Two years ago today, I stood at the threshold of the doorway to my basement apartment with a box cutter held to my wrist. I paced. I shook. I wept. I was filled with fear. It was cold. A light snow was falling. I felt utterly alone. It was the first fall I wasn’t teaching after twenty years. Other loses as a result of coming out as trans weighed heavily on my chest. The last school year I taught was devastating—aside from the most amazing and accepting students ever. The rest of it was traumatic. Now, I couldn’t find a job, and I missed teaching with all my heart and knew I would likely never teach elementary school again.
I stepped out into the snow. It drifted down gently on my shoulders. I was in my pajamas. No coat. No shoes. My socks were wet. My feet freezing. I pressed the blade against my wrist daring myself to end my life. Visions of collapsing right there in front of my door seeped into my mind—a mind broken—cracked—frantic. I stood there wondering who would find me. I feared for their hearts. I hoped the Divine would have mercy on my soul. Ending my life wasn’t a conscious choice. I was compelled by searing pain, depression, and the terror of a dark, uncertain future.
And then it happened. I closed the blade back into the box cutter. I went in and got my keys. I was drenched with snow, shivering. I put the box cutter down on my unmade bed. I looked around at the piles of dishes in the sink, the clothes strewn upon the floor, the plants unwatered, and, weeping even harder, reaching down for the box cutter again, only to drop it back on the bed. I forced my wet feet into my slippers, and went back outside.
The wind was wishing me onward. The snow slanting at an angle gesturing to my car. And I followed. Angry and frightened, disappointed in myself for ruining my life, for allowing myself to get this sick, wiping the snow from the windshield with my bare hands, unable to see what a courageous step I was taking. Unable to see the unseen forces of strength that were being obeyed by some part of my spirit that wasn’t sick—that deeply wanted to live—caught in a blizzard of mental illness. And I drove myself to the hospital.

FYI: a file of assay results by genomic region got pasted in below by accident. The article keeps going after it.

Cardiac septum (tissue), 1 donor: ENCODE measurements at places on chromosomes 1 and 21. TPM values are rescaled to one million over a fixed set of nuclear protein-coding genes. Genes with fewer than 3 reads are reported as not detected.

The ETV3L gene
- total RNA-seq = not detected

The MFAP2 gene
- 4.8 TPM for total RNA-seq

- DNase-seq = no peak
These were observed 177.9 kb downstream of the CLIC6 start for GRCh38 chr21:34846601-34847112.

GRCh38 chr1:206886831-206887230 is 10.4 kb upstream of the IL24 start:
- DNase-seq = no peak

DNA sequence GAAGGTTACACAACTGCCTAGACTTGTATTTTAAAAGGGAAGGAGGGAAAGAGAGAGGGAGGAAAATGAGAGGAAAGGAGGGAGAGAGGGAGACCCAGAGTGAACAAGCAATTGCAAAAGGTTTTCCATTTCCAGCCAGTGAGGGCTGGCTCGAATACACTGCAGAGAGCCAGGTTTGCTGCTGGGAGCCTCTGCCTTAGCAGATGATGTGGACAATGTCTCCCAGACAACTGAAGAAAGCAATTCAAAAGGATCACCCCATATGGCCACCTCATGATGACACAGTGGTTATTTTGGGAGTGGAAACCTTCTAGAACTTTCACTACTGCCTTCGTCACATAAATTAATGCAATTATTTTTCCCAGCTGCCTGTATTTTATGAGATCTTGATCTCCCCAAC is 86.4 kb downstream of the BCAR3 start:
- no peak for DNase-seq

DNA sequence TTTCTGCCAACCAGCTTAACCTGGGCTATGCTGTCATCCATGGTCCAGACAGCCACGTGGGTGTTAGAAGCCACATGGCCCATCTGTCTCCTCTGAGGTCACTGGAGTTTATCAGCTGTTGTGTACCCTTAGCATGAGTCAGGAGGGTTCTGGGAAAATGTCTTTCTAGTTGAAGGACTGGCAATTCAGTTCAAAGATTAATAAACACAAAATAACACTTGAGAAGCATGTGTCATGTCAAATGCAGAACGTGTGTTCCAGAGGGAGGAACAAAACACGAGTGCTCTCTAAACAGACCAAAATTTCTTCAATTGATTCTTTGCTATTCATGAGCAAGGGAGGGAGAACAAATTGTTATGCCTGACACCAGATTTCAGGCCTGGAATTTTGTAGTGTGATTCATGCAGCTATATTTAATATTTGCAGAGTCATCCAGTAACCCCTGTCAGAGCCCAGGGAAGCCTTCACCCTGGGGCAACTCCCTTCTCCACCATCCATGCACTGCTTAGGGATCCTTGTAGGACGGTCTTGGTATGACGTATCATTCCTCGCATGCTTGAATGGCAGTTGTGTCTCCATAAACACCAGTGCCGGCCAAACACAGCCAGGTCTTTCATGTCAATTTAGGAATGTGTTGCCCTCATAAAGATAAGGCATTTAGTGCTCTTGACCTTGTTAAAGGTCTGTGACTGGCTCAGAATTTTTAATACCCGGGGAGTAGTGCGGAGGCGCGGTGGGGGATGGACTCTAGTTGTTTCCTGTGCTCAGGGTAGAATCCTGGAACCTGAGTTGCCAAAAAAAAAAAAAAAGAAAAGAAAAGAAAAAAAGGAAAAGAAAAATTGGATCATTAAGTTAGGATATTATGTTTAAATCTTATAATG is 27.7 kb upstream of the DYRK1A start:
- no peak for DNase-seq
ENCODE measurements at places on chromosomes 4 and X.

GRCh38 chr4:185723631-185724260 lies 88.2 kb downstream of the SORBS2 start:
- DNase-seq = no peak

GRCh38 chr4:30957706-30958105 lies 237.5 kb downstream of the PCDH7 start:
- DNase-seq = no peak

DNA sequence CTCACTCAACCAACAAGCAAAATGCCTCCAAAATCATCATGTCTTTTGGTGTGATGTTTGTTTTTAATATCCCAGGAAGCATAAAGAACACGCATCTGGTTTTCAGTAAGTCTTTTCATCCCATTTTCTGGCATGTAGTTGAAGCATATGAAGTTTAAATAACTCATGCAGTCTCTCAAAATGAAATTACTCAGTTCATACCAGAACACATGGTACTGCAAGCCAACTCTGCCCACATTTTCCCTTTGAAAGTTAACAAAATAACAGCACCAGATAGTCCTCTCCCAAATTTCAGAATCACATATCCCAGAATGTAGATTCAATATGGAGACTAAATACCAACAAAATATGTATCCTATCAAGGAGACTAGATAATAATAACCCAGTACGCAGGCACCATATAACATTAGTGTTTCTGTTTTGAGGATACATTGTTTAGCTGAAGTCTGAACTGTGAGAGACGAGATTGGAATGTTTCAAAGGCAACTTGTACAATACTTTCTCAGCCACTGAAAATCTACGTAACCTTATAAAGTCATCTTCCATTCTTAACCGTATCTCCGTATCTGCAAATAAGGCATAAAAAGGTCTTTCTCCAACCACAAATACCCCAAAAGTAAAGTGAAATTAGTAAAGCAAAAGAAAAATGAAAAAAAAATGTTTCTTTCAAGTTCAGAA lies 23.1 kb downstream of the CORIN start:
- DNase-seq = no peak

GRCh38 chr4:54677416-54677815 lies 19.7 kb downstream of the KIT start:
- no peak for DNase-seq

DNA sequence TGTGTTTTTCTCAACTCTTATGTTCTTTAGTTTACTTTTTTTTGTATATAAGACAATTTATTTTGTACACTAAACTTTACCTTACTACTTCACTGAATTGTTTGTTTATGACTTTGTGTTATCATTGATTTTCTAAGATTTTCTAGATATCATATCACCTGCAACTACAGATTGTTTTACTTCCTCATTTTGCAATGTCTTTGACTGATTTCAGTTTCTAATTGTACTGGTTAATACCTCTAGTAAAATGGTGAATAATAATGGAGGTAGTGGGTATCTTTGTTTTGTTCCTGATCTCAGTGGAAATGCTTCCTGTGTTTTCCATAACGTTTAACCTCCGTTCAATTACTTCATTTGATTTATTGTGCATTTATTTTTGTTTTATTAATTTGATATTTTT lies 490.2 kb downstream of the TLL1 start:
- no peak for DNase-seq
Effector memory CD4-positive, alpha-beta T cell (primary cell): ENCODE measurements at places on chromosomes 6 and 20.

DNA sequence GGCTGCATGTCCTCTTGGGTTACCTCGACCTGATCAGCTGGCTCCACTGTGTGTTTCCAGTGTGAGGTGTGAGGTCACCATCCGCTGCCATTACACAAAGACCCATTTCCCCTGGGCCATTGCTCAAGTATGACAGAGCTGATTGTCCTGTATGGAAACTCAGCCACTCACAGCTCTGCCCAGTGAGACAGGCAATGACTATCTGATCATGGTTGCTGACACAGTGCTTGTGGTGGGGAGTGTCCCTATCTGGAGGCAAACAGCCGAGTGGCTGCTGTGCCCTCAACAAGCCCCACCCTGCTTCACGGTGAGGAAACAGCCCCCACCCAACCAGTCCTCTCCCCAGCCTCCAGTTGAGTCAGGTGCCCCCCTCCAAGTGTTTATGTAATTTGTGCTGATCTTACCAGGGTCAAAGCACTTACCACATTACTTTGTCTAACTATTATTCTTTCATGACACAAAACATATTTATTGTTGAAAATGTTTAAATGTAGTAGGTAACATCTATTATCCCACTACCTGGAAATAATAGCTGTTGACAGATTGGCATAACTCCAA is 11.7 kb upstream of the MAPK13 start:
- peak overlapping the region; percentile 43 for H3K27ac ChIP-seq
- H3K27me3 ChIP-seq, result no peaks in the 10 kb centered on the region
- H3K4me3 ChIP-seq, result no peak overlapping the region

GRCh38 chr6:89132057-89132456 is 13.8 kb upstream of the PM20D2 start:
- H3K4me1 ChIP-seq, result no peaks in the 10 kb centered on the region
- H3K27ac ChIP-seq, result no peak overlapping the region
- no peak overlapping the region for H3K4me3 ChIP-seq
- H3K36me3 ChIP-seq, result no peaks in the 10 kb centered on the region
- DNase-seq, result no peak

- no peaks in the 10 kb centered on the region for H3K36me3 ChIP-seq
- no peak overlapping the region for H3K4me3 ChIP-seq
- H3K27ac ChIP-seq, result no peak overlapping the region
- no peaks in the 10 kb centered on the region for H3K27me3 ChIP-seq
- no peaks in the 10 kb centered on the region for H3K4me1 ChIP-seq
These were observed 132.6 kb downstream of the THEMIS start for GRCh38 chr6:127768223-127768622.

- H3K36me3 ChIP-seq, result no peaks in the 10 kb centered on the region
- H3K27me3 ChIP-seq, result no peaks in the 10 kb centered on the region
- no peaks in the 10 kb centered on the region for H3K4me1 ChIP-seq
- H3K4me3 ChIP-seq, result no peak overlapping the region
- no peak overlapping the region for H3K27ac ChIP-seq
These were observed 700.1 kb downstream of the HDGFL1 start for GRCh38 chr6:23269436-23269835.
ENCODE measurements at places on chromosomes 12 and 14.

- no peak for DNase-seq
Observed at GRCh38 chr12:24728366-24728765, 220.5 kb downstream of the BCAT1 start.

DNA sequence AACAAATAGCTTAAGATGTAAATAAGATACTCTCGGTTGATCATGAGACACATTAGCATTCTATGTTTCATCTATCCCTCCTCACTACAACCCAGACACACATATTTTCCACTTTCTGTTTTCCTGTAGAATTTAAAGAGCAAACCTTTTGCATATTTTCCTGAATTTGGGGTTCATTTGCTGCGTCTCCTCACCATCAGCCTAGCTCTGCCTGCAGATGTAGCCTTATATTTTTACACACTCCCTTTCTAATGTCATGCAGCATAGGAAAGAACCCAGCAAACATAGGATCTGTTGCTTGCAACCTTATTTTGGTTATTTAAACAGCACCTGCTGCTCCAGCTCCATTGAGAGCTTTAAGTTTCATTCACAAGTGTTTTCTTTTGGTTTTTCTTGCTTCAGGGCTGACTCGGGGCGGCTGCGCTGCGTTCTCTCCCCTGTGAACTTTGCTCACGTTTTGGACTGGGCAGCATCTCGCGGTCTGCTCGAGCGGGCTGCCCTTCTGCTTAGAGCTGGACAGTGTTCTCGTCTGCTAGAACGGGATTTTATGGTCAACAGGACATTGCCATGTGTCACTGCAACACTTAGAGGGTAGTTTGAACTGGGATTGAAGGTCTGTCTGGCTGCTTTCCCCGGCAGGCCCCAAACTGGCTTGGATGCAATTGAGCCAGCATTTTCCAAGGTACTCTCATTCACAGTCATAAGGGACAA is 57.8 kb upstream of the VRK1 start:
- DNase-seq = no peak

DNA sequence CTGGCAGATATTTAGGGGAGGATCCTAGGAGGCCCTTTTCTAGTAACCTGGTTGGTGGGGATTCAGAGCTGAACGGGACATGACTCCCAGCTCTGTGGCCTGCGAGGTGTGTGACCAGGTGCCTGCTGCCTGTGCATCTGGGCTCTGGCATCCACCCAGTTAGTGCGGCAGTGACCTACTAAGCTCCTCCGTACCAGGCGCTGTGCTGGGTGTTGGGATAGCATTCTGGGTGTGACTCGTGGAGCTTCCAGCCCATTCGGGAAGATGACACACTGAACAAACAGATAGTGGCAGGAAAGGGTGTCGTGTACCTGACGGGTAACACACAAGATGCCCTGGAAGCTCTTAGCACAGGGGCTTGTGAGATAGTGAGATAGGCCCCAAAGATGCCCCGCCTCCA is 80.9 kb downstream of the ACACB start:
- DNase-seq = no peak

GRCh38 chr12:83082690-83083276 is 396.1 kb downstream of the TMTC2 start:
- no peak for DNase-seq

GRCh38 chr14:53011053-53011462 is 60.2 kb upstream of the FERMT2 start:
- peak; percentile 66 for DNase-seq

When I got there, I gave my keys to a valet parking attendant—they stared at me. I must have looked wild—a scared animal—unshaven, sopping wet, snow-soaked. I walked into the emergency room and up to the counter.
“How can I help you Hun?” the nurse asked.
And I found myself, still weeping, snot falling, saying: “I’m going to kill myself.”
“Step around here,” she said, and they immediately brought me into a private room. Nurses gathered around me. They called a doctor. They gave me a gown and a warm blanket. They stationed someone outside my room to watch over me. The nurses were like angels—quiet, soothing, present, efficient.
I would spend the next ten days in the psych ward, missing Thanksgiving with my family. But I was alive. Somehow, I had survived a wave of mental illness.
The storm wouldn’t end there. I had more hospital stays and worse bouts of suicidality a month after leaving. For that moment though, I was safe from the sickness. I was surrounded by care.
The last thing I remember thinking as they injected tranquilizers into my IV, was: “Help me.”
Today, two years later—much more stable, and yet still struggling daily with passive suicidal thoughts and other forms of mental illness, those memories are falling like the snow, blanketing my heart. I watch the snow covering the trees with meticulous attention. I remember standing out in the snow holding the box cutter. I remember the depth of pain, fear, and depression—the echoing hopelessness. I remember feeling completely alone. I remember turning back, putting the box cutter down, picking up my keys, and walking, unsure, terrified at how sick I had become, out to my car.
Reflections on the Past Calendar Year, 2017, and Looking Ahead to 2018
Jennifer Angelina Petro
Last year, at this time, I was in the psych ward begging the nurses to kill me. Luckily, they said they didn’t do that sort of thing in the hospital. I spent 9 days there. My second time in the 2 months. I spent my 49th birthday there. The staff brought me a cupcake, which they said was against the rules. It was yummy. You really haven’t lived until you hear a room full of psychologically ill people singing you happy birthday.
And here I am. As far as I know, alive.
You are an integral part of my being here. You supported me 100%, and even though most of this saga was chronicled on my now lost, Radiance Moo-Cow Facebook page, you know the story. I have no secrets.
I have been criticized for sharing so intimately about mental illness. You know I do it to destigmatize it all. You know I do it to help people see someone can exist and function productively and positively—some days better than others—with a chronic, and at this point, incurable, mental illness.
Anywho, things began to lift, not so coiendentally in the spring, with your support, therapy, and a long, struggling, scary, frustrating search for the right combination of meds.
And, of course, there was the unwavering love and support of Mandy, Sam, Ben, and Daniel.
Around late winter, early spring I found Love in Action UCC. I cannot emphasize enough how important that was, and is, to my recovery. The accepting, supportive community, the aliveness of service, the many new friends, and the purpose I feel and truly have there working with lgbtqia youth, and watching those programs grow, is so healing.